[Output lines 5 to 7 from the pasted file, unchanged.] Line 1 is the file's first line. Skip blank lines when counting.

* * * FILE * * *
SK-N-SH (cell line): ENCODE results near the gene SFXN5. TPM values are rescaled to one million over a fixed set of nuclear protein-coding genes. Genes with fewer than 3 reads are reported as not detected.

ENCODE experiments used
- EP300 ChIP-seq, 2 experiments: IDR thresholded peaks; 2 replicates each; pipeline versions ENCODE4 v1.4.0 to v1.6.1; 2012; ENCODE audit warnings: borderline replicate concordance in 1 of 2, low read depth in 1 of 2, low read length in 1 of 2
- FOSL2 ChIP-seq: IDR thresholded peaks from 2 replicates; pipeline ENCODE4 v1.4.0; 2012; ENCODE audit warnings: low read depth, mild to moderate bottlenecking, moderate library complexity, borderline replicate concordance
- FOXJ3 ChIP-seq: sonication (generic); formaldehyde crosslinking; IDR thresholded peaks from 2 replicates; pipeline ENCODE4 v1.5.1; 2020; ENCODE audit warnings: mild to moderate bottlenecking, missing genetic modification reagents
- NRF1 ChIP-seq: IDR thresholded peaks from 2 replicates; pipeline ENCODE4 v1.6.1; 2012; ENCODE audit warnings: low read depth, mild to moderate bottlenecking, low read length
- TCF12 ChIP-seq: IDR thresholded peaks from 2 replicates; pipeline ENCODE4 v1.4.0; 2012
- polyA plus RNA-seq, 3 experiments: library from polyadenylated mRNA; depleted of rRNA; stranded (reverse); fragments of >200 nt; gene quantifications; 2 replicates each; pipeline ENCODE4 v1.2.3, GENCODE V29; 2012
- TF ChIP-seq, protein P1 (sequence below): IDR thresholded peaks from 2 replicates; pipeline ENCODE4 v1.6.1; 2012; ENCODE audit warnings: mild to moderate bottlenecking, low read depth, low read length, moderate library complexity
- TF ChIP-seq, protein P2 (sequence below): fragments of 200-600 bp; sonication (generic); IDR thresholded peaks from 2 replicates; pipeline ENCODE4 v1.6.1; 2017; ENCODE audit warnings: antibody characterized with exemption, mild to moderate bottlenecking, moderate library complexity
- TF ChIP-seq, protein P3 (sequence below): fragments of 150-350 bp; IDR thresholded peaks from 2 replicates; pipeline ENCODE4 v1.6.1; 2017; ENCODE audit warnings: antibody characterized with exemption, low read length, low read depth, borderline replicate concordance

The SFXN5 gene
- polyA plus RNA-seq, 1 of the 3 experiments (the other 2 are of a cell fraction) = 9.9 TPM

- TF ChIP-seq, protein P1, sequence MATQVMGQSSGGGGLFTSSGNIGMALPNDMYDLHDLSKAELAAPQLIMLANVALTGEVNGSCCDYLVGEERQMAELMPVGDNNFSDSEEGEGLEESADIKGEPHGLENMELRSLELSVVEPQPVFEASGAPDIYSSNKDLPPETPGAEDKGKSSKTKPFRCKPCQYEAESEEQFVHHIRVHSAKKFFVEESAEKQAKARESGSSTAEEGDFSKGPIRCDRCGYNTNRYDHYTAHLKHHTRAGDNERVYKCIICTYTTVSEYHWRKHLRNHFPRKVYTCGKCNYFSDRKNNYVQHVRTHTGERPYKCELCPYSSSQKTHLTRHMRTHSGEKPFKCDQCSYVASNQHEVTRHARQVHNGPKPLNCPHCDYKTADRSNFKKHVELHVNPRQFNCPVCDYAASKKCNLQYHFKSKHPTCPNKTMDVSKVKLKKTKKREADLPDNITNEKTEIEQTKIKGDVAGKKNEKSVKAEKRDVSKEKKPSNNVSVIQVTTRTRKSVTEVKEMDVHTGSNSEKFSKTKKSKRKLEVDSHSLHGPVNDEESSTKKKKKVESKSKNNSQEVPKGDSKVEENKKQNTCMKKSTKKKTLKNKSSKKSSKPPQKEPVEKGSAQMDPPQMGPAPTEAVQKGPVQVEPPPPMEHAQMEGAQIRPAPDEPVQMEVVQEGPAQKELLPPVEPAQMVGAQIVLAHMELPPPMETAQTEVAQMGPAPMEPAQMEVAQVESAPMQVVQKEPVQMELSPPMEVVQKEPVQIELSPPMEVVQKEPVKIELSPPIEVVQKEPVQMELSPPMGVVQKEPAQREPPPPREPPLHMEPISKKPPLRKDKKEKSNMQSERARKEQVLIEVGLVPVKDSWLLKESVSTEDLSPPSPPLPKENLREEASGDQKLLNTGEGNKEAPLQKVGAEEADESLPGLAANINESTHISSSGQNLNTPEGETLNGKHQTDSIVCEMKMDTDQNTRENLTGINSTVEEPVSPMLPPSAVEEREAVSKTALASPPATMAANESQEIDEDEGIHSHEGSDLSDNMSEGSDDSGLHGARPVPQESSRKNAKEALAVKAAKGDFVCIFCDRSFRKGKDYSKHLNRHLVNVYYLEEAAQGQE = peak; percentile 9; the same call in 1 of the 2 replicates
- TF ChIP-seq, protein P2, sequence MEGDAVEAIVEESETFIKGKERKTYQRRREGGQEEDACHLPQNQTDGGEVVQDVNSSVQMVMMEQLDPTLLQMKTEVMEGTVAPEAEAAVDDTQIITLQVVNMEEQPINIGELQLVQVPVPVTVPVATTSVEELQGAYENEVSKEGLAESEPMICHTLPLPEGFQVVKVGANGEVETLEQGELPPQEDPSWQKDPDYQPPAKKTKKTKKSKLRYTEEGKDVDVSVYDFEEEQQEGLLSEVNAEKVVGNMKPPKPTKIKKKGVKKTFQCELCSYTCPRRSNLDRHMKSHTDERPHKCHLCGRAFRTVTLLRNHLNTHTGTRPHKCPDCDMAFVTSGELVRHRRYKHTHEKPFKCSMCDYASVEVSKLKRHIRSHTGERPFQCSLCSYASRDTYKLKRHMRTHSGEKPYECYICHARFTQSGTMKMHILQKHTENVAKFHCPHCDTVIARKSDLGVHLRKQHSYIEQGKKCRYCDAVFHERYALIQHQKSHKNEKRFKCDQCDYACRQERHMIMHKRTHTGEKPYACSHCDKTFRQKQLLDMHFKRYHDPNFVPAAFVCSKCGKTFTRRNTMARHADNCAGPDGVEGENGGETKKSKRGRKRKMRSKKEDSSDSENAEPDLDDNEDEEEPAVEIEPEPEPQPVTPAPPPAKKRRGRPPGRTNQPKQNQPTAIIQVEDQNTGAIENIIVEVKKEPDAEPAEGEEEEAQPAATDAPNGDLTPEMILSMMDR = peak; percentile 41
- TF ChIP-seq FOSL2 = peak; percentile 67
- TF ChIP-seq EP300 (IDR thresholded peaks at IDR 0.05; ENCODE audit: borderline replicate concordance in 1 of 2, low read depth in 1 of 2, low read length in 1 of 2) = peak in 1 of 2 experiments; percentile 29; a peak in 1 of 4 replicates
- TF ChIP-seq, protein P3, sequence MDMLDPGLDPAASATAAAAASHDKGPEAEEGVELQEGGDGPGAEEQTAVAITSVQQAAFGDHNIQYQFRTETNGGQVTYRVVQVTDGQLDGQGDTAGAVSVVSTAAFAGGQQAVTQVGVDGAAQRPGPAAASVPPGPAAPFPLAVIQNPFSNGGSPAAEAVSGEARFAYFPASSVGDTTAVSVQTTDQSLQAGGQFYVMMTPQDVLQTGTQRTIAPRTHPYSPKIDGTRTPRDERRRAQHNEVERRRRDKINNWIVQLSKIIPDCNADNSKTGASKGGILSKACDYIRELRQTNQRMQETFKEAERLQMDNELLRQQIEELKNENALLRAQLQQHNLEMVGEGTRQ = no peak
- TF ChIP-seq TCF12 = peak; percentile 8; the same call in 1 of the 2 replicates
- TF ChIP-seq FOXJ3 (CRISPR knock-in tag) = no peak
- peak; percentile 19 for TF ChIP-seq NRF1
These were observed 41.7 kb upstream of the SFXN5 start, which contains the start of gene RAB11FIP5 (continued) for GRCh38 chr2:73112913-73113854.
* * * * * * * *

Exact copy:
- FOXJ3 ChIP-seq: sonication (generic); formaldehyde crosslinking; IDR thresholded peaks from 2 replicates; pipeline ENCODE4 v1.5.1; 2020; ENCODE audit warnings: mild to moderate bottlenecking, missing genetic modification reagents
- NRF1 ChIP-seq: IDR thresholded peaks from 2 replicates; pipeline ENCODE4 v1.6.1; 2012; ENCODE audit warnings: low read depth, mild to moderate bottlenecking, low read length
- TCF12 ChIP-seq: IDR thresholded peaks from 2 replicates; pipeline ENCODE4 v1.4.0; 2012